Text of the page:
8 of 10 Illegals Caught Are Not Prosecuted

Article by Kevin DeAnna. This data is consistent with my own analysis of the immigration question. My contention is that U.S. elites are overwhelmingly pro-unrestricted immigration and to the degree there is any residual control of immigration at all, it is largely due to the presence of elements embedded in the state whose self-interest depends on immigration enforcement (the ICE and the Border Patrol, for instance) and the political unpopularity among the general public of adopting “open borders” as a formal matter of policy.
More than eight out of ten illegal aliens apprehended by the United States Border Patrol are not prosecuted. They are simply let go.

These shocking (well, not so shocking) statistics come from Congressman John Culberson, who submitted these statistics for the record during a House subcommittee meeting on homeland security. Culberson stated, quite rationally, that it is going to be impossible to stop illegal immigration, drug smuggling, and other nefarious activities if those involved face no criminal penalties. He urged that Operation Streamline, which fast tacks prosecutions and deportations of illegal immigrants, should be applied across the entire border.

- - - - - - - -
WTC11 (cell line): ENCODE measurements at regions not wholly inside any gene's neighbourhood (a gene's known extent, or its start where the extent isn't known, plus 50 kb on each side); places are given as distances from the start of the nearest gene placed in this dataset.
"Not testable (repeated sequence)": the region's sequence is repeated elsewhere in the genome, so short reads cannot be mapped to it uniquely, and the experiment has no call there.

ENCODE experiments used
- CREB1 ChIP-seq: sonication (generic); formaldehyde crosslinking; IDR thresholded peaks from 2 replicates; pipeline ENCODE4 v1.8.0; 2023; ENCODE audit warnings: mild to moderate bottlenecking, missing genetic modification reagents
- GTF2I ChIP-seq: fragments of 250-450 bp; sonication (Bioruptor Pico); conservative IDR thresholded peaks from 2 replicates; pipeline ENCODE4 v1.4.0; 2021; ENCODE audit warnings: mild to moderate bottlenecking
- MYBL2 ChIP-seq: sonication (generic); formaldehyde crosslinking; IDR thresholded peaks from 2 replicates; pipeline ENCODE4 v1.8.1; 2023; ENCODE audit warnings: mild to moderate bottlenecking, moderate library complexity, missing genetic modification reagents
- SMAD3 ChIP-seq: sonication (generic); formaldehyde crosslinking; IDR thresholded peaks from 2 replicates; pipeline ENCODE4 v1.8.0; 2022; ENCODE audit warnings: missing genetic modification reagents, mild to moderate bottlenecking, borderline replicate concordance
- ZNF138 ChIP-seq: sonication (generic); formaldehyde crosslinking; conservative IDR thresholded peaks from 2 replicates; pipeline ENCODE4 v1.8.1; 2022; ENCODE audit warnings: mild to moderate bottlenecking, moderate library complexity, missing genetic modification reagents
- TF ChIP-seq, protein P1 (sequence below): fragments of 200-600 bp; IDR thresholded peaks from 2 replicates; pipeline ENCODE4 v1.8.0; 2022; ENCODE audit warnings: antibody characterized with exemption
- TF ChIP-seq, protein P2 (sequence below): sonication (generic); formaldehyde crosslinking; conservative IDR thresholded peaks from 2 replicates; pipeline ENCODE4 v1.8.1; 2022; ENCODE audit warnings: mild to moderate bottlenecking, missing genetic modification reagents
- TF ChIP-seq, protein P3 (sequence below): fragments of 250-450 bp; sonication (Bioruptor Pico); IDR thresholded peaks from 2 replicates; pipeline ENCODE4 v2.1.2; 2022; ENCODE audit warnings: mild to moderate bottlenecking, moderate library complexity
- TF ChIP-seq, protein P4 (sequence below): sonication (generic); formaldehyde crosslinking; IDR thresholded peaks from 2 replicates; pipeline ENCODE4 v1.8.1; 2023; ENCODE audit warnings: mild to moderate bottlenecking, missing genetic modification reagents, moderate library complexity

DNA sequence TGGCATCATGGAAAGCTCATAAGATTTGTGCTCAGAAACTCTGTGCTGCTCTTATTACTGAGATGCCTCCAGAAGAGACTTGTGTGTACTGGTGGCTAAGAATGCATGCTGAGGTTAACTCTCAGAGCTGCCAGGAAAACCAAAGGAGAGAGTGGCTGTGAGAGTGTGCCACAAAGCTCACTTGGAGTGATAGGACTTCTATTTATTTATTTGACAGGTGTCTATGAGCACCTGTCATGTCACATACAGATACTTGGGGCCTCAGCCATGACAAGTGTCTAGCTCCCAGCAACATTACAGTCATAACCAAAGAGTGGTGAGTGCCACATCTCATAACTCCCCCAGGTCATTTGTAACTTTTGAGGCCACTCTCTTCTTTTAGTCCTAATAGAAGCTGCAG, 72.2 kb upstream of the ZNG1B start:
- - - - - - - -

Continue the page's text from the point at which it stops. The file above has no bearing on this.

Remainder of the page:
Of course, the head of the Customs and Border Protection agency disagreed, stating that there were “a lot of variables,” including the inability of judicial systems along the border to handle any increased load in prosecutions. How vastly expensive court hearings are required for non-citizens that are caught trying to cross the border was not explained. Why we even bother having a Border Patrol if they aren’t allowed to do their job was also not explained.

We have an immigration crisis because the laws are not enforced and the border is not secure. Every single politician involved in this debate claims that they want both of these things done. However, few have the political courage to insist that it be done. Frankly, they are either naive, or more likely, lying about their desire for border security. Because of cheap labor or future votes, many Republicans and Democrats support mass immigration but don’t want to be held accountable for the results of their policy. They want to continue lying to the American people about how they care about national security and a common sense immigration policy while making sure that nothing is done to actually enforce our laws.

The bottom line is that YWC would not be necessary if we had a rational, common sense approach to border security that the vast majority of the American people would agree with. These aren’t extreme positions. It’s not too much to ask for the government to enforce the law, fulfill its basic responsibilities, and allow the Border Patrol to do its job. The horrifying truth is that this refusal of the federal government (under both Republican and Democratic Presidents) may not be an example of policy failure. It’s what they want. It’s policy. That’s why we are necessary and that’s why we have to take the approach we take.

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